This was how we lived and so how I wrote it. I had nothing to agonize over or bad stuff to write about. I left out only personal stories about some inmates, not what bad things anyone suffered. Actually, my friends in jail have young children and elderly parents in ill health to worry about, which I don’t, but they were all strong women, too. None of us, in telling other people our experiences, has ever moaned and groaned over anything AT ALL. We are all not the self pitying type. As I wrote “It is in the Myanmar nature to face all things good or bad with pride and dignity, and not to lose face by “losing it.” For us, courage is shown by facing life calmly and without any display of anger. It is a weakness to allow others to humiliate us or break our spirits. The same is true of self pity, which we think of as disgusting. So much so that when I got out, people who truly loved me, told me how bad they felt about me being in jail, I found myself lashing out at them for pitying me. Recently when a group of us co-inmates (we call ourselves the “inside” family) met and when I told them how I was lashing out like that, each and every one said they were doing the same. We Myanmar people have a lot of pride. Our pride is in our strength of character and not how much wealth we have or how high our positions. Well, of course there are those who are vain about wealth and position, but that is vanity not pride.

Your book describes a very colorful and proud group of female prisoners. I understand that you are still in contact with some of them. Do you usually meet them individually, or do you have anything like group reunions on a regular basis?

We meet individually or in group reunions, as with groups of friends or family. It’s not a strictly regulated officious thing. At reunions there is so much noise and jokes and teasing!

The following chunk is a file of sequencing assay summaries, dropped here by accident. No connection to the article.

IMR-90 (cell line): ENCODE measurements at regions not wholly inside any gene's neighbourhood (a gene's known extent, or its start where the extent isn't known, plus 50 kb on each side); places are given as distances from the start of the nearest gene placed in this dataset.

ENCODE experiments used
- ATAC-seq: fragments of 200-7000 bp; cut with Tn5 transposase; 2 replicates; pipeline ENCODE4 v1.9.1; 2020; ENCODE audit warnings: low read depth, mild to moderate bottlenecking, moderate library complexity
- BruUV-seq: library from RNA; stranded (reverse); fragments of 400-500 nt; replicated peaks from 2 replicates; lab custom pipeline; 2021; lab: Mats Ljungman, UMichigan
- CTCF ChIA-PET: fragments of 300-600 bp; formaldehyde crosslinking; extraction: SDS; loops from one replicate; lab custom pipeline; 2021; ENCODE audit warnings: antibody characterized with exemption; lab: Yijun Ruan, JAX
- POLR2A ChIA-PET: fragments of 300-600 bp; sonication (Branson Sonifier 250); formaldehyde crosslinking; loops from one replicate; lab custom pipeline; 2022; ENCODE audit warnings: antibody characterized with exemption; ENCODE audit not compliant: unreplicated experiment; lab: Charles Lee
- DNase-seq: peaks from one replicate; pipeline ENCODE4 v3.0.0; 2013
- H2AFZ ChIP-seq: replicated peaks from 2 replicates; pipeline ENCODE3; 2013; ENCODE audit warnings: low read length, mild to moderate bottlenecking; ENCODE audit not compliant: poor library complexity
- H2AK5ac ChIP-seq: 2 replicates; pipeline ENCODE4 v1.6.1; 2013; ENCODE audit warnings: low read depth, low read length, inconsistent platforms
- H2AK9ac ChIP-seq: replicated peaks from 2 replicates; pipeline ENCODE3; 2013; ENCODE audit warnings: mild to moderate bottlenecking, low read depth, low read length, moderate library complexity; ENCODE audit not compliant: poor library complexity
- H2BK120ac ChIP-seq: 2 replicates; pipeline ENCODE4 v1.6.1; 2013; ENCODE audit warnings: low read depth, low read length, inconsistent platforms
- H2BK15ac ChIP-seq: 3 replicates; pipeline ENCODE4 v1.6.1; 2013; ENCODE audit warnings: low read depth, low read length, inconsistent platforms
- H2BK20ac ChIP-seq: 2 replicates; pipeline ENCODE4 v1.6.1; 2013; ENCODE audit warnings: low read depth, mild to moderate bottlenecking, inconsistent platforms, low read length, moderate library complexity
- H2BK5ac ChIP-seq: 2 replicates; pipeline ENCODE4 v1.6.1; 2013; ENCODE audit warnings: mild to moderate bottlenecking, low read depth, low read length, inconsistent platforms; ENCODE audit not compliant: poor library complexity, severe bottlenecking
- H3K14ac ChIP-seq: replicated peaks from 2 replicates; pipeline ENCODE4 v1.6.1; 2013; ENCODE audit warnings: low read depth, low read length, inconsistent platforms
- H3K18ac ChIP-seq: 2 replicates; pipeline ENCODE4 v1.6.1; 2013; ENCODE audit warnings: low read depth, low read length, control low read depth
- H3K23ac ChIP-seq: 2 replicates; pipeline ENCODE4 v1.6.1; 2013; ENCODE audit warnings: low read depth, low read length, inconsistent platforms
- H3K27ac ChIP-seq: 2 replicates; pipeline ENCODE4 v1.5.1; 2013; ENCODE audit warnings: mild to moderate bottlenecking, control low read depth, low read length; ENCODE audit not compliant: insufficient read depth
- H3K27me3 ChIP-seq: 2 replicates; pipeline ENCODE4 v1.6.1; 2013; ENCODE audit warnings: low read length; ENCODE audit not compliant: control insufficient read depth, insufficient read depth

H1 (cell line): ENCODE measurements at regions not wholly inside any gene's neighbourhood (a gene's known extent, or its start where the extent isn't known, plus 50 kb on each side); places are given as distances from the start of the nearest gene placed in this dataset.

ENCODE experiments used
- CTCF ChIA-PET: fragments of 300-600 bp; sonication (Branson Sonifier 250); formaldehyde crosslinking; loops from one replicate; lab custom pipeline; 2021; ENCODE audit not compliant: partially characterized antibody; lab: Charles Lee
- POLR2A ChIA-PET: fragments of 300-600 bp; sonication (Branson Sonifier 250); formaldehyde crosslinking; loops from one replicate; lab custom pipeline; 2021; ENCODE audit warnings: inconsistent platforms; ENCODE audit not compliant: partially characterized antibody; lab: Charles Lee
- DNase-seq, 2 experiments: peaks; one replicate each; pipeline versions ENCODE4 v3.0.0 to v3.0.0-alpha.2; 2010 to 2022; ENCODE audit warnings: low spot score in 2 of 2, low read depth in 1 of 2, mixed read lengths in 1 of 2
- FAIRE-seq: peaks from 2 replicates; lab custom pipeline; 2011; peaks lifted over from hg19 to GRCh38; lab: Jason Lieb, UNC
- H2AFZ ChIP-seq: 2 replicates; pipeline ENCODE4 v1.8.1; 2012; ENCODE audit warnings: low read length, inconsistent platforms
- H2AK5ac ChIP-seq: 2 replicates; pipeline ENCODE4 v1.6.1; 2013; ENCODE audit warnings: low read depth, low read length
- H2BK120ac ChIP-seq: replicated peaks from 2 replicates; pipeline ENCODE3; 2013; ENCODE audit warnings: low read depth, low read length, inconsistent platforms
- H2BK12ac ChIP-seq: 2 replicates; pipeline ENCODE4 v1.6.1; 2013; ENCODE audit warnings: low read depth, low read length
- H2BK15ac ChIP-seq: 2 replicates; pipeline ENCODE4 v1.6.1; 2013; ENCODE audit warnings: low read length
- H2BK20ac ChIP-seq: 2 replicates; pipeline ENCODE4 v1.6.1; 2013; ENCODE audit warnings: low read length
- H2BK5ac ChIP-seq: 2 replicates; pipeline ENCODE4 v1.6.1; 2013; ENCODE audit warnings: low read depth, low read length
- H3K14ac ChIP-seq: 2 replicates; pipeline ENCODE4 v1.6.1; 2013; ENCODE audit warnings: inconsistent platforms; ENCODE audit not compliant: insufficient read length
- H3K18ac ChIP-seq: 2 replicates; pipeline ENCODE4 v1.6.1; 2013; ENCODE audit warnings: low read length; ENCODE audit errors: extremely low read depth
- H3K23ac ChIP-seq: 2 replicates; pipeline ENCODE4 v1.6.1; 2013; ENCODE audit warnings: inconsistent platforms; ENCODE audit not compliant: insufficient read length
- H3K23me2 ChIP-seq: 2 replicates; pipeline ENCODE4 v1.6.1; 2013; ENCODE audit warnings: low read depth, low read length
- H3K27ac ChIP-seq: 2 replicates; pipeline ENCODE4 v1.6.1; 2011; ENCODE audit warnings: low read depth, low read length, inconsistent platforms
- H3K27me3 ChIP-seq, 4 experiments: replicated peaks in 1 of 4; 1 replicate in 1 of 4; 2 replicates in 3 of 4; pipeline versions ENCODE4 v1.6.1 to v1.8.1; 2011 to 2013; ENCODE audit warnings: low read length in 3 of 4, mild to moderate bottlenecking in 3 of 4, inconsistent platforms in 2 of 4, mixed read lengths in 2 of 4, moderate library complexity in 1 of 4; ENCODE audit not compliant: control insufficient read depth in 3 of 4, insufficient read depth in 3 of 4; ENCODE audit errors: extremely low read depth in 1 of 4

In addition to this memoir, you recently wrote a travel book (Defiled on the Ayeyarwaddy), will re-publish one of your Myanmar cuisine cookbooks, and have written various other books on Myanmar culture and temples. What else are you working on right now, or are planning to write?

I’m superstitious about telling people what I’m working on, sorry!

You are quite the food authority, having written or translated books and magazine articles about Myanmar Cuisine. On the subject of food, for tourists visiting your country, what are some of the “must eat” dishes that will give a visitor a true taste of the local cuisine?

The salads, and noodles, and pickled tea leaf salad. Must eats: Ohn No Kauk Swei, Shan Kauk Swei, and Monhinga (those three are noodle dishes commonly eaten for breakfast). Also, Steamed Hilsa, or Nga Tha Lauk, a fish that’s cooked until the bones are soft. This fish has a deeper taste than other fish. Alos, butterfish, a very creamy flesh and no bones at all, and village style chicken with lemongrass and gourd, and giant river prawns. Be sure to eat the tomaly in the head.

Have you read any recent novels by Myanmar writers that are so good that you think they should be translated into English and other languages?

Yep, Khin Khin Htoo’s Anyar Sway Myo Myar … vignettes of her upcountry relatives. And a short one on the feasts of rural people, Taw Ahlu, by her husband Nay Win Myint. Not recent releases, but this couple has the whole literary greatness covered! Also, a recent publication by Ma Thida about HER Insein Jail experiences titled Sanchaung, Insein, Harvard.

Along with the political changes happening in Myanmar, a deluge of developers and investors are descending on the country like locusts. Obviously, there are good and bad aspects to such “progress”. What visible changes have you seen in Yangon recently?

Too long to list. First is I think, we’re just so damn RELIEVED to be out from the military rule. When I think of people who were saying we must (must? Who the hell did they think they are?) boycott the elections of 2010, I wonder at the number of idiots out there.

Amidst all globalization and other western influences that are creeping — or perhaps stampeding — into Myanmar, are you optimistic or pessimistic that your country can retain its unique culture and traditions in the coming decades?

Progress, or anything in life for that matter, usually comes with risks to the good old things. There is nothing that I or anyone can do. ‘Educating’ people will be like trying to stem a flood … people will do what they want…. idiots will do idiotic things and smart people will do smart things. That’s their democratic right, isn’t it?